follow Dictionary.com

It’s about time. We are now on Instagram!

bayonet

[bey-uh-nit, -net, bey-uh-net] /ˈbeɪ ə nɪt, -ˌnɛt, ˌbeɪ əˈnɛt/
noun
1.
a daggerlike steel weapon that is attached to or at the muzzle of a gun and used for stabbing or slashing in hand-to-hand combat.
2.
a pin projecting from the side of an object, as the base of a flashbulb or camera lens, for securing the object in a bayonet socket.
verb (used with object), bayoneted or bayonetted, bayoneting or bayonetting.
3.
to kill or wound with a bayonet.
Origin
1605-1615
1605-15; < French baïonnette, after Bayonne in France (where the weapon was first made or used); see -ette
Dictionary.com Unabridged
Based on the Random House Dictionary, © Random House, Inc. 2014.
Cite This Source
Examples from the web for bayonet
  • Others had mounts for launching a grenade or snapping on a bayonet.
  • It is super versatile, especially if there is an easily detachable bayonet mount.
  • The position was carried at the point of the bayonet.
  • The troops beat the rioters unmercifully, forcing them to repeat their slogans at bayonet point.
  • Organized bands of desperadoes prowl the streets, kept in awe only by the gleam of the bayonet.
  • The straight vertical geometry of the single-circuit bayonet condenser caused temperature stratification within the water tank.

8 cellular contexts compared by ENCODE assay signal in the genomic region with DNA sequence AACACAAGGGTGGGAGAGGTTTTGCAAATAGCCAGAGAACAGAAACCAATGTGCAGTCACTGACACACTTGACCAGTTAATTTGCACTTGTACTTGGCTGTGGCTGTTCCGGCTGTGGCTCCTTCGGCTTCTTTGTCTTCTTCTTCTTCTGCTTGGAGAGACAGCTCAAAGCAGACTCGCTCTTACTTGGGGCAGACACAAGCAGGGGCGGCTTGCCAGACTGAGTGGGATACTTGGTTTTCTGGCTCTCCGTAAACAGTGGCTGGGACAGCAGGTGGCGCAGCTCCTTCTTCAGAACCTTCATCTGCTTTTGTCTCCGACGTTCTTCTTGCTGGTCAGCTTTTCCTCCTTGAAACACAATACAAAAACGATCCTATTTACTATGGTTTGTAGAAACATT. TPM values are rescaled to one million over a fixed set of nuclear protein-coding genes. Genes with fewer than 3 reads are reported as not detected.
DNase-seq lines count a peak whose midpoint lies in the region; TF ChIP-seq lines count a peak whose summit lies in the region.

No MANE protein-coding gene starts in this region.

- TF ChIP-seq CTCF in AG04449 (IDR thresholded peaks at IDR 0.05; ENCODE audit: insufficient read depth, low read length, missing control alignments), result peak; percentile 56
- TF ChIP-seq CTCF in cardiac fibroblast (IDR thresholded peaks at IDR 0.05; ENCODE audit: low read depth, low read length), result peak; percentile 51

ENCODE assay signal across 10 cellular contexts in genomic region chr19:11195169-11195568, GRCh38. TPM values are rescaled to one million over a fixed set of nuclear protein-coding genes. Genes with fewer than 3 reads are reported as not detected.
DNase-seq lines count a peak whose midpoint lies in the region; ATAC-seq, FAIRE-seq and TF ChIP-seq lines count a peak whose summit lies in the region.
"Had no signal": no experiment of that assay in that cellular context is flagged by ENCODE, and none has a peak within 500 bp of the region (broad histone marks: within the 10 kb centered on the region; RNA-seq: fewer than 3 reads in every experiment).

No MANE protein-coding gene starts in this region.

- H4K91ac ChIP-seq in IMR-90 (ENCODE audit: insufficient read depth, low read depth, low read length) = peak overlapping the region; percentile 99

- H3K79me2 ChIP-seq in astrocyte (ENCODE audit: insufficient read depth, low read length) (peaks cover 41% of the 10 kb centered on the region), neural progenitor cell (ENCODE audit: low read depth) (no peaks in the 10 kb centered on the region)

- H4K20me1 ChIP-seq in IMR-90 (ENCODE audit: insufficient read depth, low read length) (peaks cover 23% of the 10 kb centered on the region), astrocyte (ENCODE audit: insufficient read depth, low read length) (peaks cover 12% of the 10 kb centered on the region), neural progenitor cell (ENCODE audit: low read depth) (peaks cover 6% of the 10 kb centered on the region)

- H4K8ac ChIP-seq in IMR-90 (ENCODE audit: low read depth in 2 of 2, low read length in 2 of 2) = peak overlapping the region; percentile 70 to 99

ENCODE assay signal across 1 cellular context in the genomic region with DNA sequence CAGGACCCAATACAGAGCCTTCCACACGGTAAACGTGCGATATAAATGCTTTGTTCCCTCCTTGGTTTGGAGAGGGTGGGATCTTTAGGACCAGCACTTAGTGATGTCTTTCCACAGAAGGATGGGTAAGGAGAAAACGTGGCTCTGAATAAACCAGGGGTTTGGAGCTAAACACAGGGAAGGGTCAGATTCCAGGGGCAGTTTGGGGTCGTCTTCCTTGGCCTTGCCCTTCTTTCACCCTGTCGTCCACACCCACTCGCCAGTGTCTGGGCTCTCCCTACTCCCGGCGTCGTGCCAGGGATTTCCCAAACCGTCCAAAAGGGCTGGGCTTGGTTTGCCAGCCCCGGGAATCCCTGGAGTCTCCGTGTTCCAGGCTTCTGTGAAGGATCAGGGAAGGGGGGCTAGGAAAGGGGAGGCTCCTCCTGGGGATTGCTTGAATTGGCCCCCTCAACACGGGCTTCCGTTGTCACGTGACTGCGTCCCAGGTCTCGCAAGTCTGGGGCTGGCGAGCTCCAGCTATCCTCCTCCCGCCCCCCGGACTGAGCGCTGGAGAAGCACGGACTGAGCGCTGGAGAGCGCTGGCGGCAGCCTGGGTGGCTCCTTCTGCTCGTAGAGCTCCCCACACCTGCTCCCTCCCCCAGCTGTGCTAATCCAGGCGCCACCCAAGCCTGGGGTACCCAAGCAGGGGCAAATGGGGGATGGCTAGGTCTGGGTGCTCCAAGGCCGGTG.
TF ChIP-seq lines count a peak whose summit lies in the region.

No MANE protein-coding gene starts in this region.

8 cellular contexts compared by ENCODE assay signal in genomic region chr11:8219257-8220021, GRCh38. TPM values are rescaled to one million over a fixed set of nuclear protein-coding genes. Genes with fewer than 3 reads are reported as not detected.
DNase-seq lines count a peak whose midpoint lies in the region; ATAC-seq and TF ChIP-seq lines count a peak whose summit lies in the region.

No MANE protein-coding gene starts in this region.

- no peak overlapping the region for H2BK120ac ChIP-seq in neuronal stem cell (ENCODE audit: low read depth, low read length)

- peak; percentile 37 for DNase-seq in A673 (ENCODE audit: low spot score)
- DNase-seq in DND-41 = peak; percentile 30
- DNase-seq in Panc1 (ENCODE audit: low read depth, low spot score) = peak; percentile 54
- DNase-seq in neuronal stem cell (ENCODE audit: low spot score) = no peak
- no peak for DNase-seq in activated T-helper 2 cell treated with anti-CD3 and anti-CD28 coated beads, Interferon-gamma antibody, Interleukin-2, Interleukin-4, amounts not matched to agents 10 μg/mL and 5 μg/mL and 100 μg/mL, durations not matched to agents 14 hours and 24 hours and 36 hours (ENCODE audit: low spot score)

• The shovel symbolizes the engineer mission and the bayonet symbolizes the combat mission.
  • He lowered his rifle and he let her run into his bayonet.
  • In a flashback, his bayonet sword is revealed to be named excalibur.
  • A bayonet also remains useful as a utility knife, and as an aid to combat morale.
British Dictionary definitions for bayonet

bayonet

/ˈbeɪənɪt/
noun
1.
a blade that can be attached to the muzzle of a rifle for stabbing in close combat
2.
a type of fastening in which a cylindrical member is inserted into a socket against spring pressure and turned so that pins on its side engage in slots in the socket
verb -nets, -neting, -neted, -nets, -netting, -netted
3.
(transitive) to stab or kill with a bayonet
Word Origin
C17: from French baïonnette, from Bayonne where it originated
Collins English Dictionary - Complete & Unabridged 2012 Digital Edition
© William Collins Sons & Co. Ltd. 1979, 1986 © HarperCollins
Publishers 1998, 2000, 2003, 2005, 2006, 2007, 2009, 2012
Cite This Source
Word Origin and History for bayonet
n.

1610s, originally a type of dagger; as a steel stabbing weapon fitted to the muzzle of a firearm, from 1670s, from French baionnette (16c.), said to be from Bayonne, city in Gascony where supposedly they first were made; or perhaps it is a diminutive of Old French bayon "crossbow bolt." The city name is from Late Latin baia "bay" + Basque on "good." As a verb from c.1700.

Online Etymology Dictionary, © 2010 Douglas Harper
Cite This Source

Word of the Day

Difficulty index for bayonet

Many English speakers likely know this word

Word Value for bayonet

12
13
Scrabble Words With Friends

Quotes with bayonet

Nearby words for bayonet